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The Everlasting Solution to All Our Troubles 640 480 Thayer Fox

The Everlasting Solution to All Our Troubles

Mid-life, there is no place left to hide. The panic that follows this realization is such a common phenomenon in our society that we’ve named it. Over the years, I’ve witnessed and supported friends in the grips of a “mid-life crisis”. Buried beneath their unlived lives, excavation is an overwhelming prospect. Change comes at a cost. They delve deeper into their vice of choice. More wine, more bread, more plans or more stuff. Anything to stay numb, they “re-arrange deck chairs on the Titanic”.  A few are hopeful that a new romance or job could fix their internal dilemma. They seek the aid of therapists, playing a weekly game of whack-a-mole. Some are flat out depressed and find relief in medication which doesn’t seem to last for long.

And now, it’s my turn.

This month I turn forty-five. I’m restless and swarming with questions. I feel guilty that I’m not grateful for my blessed life. I fantasize about buying a one-way ticket somewhere far away and warm where I can shed my identity. Wondering how I ended up a statistic in the status quo with all the work I’ve done, my default mode is to shake the world for answers. I know that happiness is an inside job and yet I still grasp at worldly structures and conclusions until I get into enough pain and become willing to try another way.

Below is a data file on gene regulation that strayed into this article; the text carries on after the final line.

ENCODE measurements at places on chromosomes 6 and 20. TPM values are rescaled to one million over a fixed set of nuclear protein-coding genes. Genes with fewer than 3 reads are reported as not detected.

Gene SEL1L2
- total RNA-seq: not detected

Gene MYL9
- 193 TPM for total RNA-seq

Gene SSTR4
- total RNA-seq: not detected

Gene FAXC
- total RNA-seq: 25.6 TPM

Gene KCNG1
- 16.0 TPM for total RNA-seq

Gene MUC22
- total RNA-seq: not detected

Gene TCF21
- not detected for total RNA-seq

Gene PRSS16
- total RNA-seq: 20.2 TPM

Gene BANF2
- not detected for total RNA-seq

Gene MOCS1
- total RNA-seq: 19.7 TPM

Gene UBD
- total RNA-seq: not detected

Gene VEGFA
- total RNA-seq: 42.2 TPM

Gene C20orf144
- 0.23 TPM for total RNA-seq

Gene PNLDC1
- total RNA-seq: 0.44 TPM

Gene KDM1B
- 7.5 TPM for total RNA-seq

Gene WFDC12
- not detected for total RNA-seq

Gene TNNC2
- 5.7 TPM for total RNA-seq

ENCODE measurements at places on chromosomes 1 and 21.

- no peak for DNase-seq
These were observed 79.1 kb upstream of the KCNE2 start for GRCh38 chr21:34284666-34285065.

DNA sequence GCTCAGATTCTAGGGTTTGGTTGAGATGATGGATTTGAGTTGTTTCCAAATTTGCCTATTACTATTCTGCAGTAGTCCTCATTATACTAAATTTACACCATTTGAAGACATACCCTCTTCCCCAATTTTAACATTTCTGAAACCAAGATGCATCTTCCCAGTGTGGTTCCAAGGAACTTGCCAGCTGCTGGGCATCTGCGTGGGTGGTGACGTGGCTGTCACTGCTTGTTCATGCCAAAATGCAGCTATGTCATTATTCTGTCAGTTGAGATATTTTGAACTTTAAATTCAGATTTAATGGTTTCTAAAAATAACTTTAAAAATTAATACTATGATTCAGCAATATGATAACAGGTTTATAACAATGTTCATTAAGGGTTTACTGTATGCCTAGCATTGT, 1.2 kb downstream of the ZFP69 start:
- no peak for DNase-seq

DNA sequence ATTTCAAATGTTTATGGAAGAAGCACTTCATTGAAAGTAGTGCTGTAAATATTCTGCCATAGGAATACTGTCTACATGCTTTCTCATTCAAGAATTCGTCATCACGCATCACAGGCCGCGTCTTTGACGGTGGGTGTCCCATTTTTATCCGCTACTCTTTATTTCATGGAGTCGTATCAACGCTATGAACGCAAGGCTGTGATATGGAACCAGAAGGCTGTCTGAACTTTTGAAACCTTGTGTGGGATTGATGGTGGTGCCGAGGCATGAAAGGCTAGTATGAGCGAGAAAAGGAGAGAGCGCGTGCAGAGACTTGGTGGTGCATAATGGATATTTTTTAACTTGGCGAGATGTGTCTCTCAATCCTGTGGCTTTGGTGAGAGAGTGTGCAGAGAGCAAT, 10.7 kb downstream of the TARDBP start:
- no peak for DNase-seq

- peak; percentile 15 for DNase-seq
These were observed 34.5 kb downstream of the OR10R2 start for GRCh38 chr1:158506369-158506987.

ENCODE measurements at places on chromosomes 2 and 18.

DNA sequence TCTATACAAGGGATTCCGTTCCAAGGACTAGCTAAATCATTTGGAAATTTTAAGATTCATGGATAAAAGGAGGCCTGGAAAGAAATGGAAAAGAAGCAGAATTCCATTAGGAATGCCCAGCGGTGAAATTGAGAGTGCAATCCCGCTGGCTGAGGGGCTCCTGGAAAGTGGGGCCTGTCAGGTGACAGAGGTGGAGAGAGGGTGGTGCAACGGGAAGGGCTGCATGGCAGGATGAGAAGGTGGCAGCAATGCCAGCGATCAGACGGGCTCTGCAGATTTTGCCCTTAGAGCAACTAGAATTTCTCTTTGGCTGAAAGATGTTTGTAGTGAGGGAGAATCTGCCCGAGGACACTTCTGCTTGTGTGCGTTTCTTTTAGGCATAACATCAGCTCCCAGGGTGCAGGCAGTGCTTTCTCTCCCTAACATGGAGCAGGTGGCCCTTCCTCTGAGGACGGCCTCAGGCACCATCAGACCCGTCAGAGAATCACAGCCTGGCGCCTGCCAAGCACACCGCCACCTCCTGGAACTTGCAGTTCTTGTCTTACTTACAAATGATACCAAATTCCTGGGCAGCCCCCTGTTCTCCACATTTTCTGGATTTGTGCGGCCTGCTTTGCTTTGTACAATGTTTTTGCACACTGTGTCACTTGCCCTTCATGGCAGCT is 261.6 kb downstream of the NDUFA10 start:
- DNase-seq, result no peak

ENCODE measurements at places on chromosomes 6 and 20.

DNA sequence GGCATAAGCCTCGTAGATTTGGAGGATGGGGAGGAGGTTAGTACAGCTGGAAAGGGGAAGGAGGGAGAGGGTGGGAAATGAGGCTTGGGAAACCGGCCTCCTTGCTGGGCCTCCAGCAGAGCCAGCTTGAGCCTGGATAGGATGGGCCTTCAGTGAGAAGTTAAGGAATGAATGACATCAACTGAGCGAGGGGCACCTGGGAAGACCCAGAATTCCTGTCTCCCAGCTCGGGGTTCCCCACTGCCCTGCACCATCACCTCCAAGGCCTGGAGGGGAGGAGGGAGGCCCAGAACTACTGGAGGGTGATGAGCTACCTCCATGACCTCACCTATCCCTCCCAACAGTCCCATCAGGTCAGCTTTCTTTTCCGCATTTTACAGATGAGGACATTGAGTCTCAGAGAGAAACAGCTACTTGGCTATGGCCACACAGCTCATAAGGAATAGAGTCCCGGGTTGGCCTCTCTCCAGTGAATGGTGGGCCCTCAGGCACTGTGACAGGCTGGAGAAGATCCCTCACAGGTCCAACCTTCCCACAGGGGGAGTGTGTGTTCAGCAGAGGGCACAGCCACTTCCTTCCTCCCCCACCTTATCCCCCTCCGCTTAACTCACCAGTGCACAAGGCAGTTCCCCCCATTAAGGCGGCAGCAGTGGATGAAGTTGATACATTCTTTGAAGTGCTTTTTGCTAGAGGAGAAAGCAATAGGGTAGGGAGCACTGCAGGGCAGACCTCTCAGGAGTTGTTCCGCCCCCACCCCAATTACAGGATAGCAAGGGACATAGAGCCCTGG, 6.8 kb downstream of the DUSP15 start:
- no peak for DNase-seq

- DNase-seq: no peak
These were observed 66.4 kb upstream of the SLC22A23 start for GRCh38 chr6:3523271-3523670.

This week, a quote I love, penetrated my self-centered turmoil.

“We are not human beings having a spiritual experience. We are spiritual beings having a human experience.”

When I first heard this Pierre Teilhard de Chardin quote years ago, I assumed that I was already living in the second sentence.  Having had a handful of spiritual experiences, I considered myself a transformed being. What I have come to understand is that yesterday’s awakenings did not turn me into a spiritual being once and for all. I wish it worked like that and it does not. The gravity in the world around me is powerful. I am continuously pulled by longing and disturbance. Staying connected to my spiritual nature takes a Herculean commitment. I must tend to my spirit like the keeper of a sacred fire. My most important job every day is to stoke the flames. I do this by engaging in practices like meditation, prayer and seeking support in spiritual communities.

If cultivating a spiritual life sounds like work, it is. No different than going to the gym or taking a class or anything else that yields results with consistent effort.  So why bother?  Why add one more thing to your busy day that doesn’t directly correlate with advancement in work or personal relationships? Because everything falls into place when I nurture my spirit. It’s a relief when I connect with an energy greater than my identity. Running the show is overrated and exhausting. My way never lasts for long. I must continue to row the boat of my life, but relinquishing the navigation to the higher intelligence found in my deepest consciousness ensures that I will end up where I am meant to be.

I celebrated fifteen years without alcohol on January 2nd. Friends and family outside my sober network associate my achievement with extreme discipline. It’s awkward to explain in passing that I can’t take credit for my course change that included giving up alcohol and other substances that were blocking me from deeper communion with spirit. I don’t drink today not because I fear alcohol but because I know that alcohol is a false idol. It could never provide me a shred of the contentment I have found in my sober, spiritual life.